Title: Rely/Guarantee-thinking and Separation Logic
Presenters: Viktor Vafeiadis and Cliff Jones
Duration: half day
When: Tuesday morning, 21 June 2011

Reasoning about concurrent programs has long been recognized as challenging. Early approaches often tried to identify useful cases where the messy problems caused by interference could be avoided - essentially the attempt was to show that "races" could not occur. Recently, Separation Logics have provided very convenient ways of reasoning about such situations and clever notations have made proofs about even intricate low-level code quite tractable. A different challenge is reasoning about "racey" programs. Approaches like rely/guarantee reasoning face interference head on and include assertions about permissible interference. Although some people would regard this as masochism, it transpires that accepting interference at abstract levels of design can result in some clear developments of even race-free programs. RGSep has already shown that unification of rely/guarantee thinking and separation logic offers a powerful new tool. We will try to indicate clearly the strengths of the two approaches and indicate more ways of combining these strengths.

Viktor Vafeiadis is a researcher at the Max Planck Institute for Software Systems (MPI-SWS) specialising in the verification of concurrent programs, and is one of the developers of RGSep, a program logic that combines rely/guarantee reasoning with separation logic. Viktor received his Ph.D. in 2008 from the University of Cambridge and, prior to joining MPI-SWS, has held post-doctoral research positions at Microsoft Research and at the University of Cambridge.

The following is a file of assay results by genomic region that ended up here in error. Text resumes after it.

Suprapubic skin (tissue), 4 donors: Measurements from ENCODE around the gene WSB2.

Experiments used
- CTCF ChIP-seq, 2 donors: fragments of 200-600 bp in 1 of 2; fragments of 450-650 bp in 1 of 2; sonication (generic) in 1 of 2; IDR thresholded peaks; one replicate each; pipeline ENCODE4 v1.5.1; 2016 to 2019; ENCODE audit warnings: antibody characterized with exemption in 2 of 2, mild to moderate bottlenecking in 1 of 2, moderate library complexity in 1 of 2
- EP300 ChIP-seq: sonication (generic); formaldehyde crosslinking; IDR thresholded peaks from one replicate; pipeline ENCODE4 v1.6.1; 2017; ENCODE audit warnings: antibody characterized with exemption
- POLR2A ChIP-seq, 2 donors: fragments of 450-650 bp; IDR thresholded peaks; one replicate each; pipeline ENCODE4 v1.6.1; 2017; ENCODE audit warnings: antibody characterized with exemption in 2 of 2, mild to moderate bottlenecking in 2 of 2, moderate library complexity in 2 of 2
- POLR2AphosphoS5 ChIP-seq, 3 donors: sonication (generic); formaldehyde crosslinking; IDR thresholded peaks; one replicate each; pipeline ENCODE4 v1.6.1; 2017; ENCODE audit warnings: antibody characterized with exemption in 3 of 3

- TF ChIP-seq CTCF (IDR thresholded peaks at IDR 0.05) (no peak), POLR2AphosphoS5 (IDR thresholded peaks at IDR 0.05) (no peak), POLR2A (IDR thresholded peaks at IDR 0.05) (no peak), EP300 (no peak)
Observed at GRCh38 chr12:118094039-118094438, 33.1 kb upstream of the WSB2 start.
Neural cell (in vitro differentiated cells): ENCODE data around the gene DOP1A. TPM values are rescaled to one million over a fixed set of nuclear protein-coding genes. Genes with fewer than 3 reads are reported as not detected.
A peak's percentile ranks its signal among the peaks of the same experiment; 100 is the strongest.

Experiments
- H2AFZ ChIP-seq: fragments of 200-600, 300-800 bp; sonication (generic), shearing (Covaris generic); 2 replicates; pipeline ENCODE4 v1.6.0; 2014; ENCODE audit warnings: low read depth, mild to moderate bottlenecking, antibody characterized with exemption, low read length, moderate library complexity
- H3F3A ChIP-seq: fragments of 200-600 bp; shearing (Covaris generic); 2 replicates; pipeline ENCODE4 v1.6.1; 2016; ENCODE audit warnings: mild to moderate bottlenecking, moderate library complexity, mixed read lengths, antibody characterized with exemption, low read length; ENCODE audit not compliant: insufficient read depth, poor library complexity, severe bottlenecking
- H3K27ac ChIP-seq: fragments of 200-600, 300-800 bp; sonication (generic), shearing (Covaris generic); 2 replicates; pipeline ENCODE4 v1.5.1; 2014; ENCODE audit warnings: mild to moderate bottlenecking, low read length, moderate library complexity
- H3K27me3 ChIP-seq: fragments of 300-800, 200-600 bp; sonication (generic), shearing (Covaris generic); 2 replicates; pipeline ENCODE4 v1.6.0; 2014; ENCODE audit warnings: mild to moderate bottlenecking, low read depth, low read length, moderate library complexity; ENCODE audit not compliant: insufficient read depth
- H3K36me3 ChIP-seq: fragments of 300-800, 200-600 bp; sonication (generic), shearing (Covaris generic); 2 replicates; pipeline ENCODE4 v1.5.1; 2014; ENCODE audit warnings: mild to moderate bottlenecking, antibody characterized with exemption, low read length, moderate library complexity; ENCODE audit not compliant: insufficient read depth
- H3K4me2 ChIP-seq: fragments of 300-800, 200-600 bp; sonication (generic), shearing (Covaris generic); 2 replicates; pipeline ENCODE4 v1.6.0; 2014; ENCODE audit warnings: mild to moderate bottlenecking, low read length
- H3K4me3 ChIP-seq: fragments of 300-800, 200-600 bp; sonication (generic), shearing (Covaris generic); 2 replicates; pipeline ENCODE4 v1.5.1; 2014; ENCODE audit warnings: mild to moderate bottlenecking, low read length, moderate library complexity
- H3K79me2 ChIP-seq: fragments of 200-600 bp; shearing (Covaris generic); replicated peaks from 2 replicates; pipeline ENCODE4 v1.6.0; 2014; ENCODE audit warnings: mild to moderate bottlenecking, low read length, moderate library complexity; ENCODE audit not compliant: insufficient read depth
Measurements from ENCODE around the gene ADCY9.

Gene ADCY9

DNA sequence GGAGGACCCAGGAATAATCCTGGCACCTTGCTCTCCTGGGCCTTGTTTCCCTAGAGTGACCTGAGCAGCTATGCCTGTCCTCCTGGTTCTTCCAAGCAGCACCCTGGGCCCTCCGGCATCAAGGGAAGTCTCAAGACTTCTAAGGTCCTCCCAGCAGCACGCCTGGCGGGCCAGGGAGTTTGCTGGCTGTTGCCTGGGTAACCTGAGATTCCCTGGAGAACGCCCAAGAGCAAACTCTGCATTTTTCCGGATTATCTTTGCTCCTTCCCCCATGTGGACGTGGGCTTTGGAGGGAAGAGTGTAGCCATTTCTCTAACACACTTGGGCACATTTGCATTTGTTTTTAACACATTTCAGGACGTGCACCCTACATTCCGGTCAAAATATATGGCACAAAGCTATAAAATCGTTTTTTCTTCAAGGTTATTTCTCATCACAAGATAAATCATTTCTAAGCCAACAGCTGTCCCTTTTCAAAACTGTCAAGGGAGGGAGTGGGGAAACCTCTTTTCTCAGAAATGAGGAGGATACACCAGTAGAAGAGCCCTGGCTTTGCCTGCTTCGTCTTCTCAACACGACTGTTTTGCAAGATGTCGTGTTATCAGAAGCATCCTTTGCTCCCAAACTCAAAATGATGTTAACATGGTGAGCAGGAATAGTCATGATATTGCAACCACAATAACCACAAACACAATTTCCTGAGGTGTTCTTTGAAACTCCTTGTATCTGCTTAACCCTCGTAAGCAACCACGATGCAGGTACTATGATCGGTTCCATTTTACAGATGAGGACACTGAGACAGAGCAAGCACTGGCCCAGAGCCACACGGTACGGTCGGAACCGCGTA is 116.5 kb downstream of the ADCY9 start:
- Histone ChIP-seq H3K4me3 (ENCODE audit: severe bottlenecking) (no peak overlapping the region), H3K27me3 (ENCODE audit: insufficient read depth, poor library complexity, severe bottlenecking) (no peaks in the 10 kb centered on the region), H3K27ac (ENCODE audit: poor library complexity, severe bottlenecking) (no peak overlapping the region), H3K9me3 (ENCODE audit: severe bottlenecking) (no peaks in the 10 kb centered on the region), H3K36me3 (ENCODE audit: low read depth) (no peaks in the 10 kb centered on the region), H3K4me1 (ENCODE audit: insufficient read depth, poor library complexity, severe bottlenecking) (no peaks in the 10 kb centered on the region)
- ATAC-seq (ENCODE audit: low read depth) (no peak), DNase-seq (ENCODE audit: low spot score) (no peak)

His research contributions include inventing new concurrent program logics (RGSep and deny/guarantee); developing automated verification tools (SmallfootRG and Cave) for proving correctness properties of concurrent algorithms; and verifying some particularly challenging algorithms manually (e.g., mcas), mechanically (e.g., fast congruence closure), or automatically (e.g., lazy set). Currently, he is also working on verified compilation for concurrent programming languages.

Cliff Jones is currently Professor of Computing Science at Newcastle University (he is also FREng and FACM). He is a long-standing member of the Formal Methods community having been one of the original developers of VDM. Of most relevance to this tutorial, he originated much of the VDM material relating to program specification and design as well as the rely/guarantee approach to specifying and reasoning about concurrency. He has also been involved in the development and use of several generations of support tools for formal methods.


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